Being top-class

Dubai International Financial Centre (DIFC) boasts an infrastructure that is ready for most eventualities and is built along the lines of the world's best financial centres. Mohammed Sabunchi, director for IT infrastructure at the centre, discusses the principles the team follows to ensure the best of infrastructure and service delivery.

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By  Sathya Ashok Published  September 12, 2007

Dubai International Financial Centre (DIFC) boasts an infrastructure that is ready for most eventualities and is built along the lines of the world's best financial centres. Mohammed Sabunchi, director for IT infrastructure at the centre, discusses the principles the team follows to ensure the best of infrastructure and service delivery.

How important is information technology at DIFC?

While standards are good and provide guidance, it’s not where we stop. At DIFC we enhance them and go a bit extra.

From the beginning our senior management aimed to position DIFC at the top of the ladder. It is one of the fastest growing international financial centres worldwide. We wanted to benchmark ourselves against the world's best such as New York, London in the west and Tokyo and Hong Kong in the east. Keeping this in mind we identified key factors that would ensure success for us and provide us a firm grounding.

Those key factors are a world class regulatory framework, people and expertise, procedures and processes, world class facilities and of course technology. And this is why we pay a whole lot of attention to IT and infrastructure in our centre. It is an essential component to ensure success to any financial institution. We are dependent on it and it has to be addressed in a suitably professional manner.

And that is exactly how the IT team at DIFC approaches information technology.

Since the financial sector depends almost exclusively on technology, we have to deploy fully-functional, high capacity and completely capable infrastructure. We constantly revisit our procedures; improve our methods and work to have proper processes always in place.

We also work at understanding what clients want in order to deliver it the way they want it.

Financial centres are connected globally and we have to ensure the highest standards in order to be counted as one of the best. Ensuring this is critical. Our aim is to provide our tenants with an environment which enables them to move data in a rapid and secure fashion internally and externally. The bottom-line is always quality.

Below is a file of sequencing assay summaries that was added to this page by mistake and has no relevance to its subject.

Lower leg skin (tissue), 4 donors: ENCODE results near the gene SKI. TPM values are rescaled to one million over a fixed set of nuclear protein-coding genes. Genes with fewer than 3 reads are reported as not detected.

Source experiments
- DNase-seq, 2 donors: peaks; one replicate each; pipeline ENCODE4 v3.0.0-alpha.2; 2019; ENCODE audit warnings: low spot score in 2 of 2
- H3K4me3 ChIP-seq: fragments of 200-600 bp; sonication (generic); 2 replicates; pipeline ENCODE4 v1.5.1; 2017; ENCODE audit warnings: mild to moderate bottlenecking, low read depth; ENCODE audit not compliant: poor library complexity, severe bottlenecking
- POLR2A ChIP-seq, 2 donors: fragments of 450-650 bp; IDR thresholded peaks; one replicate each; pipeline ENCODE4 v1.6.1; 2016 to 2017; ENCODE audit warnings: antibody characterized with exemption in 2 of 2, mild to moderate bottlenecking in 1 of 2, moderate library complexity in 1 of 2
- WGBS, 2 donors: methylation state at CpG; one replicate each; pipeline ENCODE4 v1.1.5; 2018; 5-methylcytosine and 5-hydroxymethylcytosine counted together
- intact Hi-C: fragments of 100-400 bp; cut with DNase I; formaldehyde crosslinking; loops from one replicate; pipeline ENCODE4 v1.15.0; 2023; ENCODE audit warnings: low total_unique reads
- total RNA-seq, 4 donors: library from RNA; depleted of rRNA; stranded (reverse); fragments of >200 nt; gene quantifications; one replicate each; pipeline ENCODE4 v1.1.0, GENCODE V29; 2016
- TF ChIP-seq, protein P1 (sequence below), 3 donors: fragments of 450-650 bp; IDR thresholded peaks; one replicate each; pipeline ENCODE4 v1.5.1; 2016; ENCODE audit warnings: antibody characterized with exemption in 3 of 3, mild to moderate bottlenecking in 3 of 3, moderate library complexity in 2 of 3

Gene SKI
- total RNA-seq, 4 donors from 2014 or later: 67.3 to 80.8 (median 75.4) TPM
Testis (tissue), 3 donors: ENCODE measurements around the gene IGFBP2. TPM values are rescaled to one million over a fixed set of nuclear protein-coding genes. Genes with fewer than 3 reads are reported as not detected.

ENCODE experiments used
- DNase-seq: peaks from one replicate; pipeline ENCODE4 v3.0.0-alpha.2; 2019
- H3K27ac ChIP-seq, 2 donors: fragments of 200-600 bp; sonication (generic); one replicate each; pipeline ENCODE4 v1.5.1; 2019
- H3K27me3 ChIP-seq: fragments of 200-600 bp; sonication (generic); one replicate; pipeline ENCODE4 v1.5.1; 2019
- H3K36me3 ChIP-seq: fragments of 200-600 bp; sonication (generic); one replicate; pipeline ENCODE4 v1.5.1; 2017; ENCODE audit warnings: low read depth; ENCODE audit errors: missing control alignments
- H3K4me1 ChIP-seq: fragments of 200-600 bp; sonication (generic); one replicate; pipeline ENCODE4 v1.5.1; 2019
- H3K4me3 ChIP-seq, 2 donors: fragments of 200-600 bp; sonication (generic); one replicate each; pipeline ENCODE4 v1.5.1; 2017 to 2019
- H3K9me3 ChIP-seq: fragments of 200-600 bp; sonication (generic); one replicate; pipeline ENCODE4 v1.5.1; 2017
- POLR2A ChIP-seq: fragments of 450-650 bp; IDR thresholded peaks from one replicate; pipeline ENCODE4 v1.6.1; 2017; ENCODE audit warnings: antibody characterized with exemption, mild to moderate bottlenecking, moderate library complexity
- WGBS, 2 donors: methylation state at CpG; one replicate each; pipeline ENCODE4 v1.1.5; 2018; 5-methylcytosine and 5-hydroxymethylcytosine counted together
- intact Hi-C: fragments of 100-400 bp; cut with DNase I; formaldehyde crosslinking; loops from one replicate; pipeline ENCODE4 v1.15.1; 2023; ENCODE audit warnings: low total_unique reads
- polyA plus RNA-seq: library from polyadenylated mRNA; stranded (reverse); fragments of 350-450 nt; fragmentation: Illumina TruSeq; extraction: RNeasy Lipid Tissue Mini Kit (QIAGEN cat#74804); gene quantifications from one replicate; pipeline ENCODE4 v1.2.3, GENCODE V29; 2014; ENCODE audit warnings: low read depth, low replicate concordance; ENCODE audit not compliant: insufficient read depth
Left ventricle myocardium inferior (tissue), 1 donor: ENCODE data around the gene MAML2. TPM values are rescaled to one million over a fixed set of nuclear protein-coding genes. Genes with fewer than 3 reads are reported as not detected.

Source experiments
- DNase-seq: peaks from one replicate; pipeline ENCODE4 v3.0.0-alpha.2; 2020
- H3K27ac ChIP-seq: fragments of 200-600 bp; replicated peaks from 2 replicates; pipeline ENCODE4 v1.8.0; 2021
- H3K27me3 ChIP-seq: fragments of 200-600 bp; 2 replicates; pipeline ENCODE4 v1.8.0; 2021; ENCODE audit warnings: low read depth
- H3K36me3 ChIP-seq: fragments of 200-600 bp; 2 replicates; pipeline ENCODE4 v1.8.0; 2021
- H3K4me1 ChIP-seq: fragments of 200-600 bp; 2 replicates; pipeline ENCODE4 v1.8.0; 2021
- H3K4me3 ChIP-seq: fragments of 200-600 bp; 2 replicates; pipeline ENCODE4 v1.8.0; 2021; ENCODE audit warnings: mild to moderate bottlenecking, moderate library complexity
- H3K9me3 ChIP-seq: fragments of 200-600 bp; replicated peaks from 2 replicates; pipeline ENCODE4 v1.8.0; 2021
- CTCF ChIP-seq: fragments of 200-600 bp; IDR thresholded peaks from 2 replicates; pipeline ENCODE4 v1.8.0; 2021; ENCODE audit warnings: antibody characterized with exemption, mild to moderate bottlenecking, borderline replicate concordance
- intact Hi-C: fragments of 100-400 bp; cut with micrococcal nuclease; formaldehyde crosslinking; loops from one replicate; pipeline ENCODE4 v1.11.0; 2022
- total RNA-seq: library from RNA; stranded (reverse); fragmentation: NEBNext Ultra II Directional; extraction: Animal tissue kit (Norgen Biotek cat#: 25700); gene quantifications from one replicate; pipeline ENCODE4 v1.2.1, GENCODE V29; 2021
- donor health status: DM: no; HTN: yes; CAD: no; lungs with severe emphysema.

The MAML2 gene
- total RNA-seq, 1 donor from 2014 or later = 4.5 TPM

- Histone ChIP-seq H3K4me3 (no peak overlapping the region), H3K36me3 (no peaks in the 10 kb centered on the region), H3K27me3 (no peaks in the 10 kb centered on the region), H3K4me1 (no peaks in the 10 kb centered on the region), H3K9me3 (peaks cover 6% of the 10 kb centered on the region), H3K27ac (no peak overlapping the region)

Could you elaborate on the steps you put in place to get the best in infrastructure solutions?

We were the first in the region to have dual service providers for our telecom needs. We have worked to ensure that the building and infrastructure functions in the most resilient and secure way.

We have provided future-proof infrastructure across the backbone systems. We have ensured that service providers - across local and international facilities - check and doublecheck to ensure resiliency and redundancy through DIFC's networks. And this is not just over inter-connections but also at infrastructural levels.

Our cabling backbone as well as infrastructure installations and maintenance are handled by dedicated specialised teams. These teams are managed and maintained by us, we allow service providers and customer's suppliers to gain access only to the areas necessary for them to maintain their equipment. All of this work is done under our supervision and to DIFC specifications.

What standards does DIFC follow for infrastructure and do you think the Middle East needs a standard of its own?

In recent times, most standards relating to infrastructure in the Middle East have been a combination of North American and British standards. We use both. We always work in a flexible manner and choose the best ones to match the current requirements.

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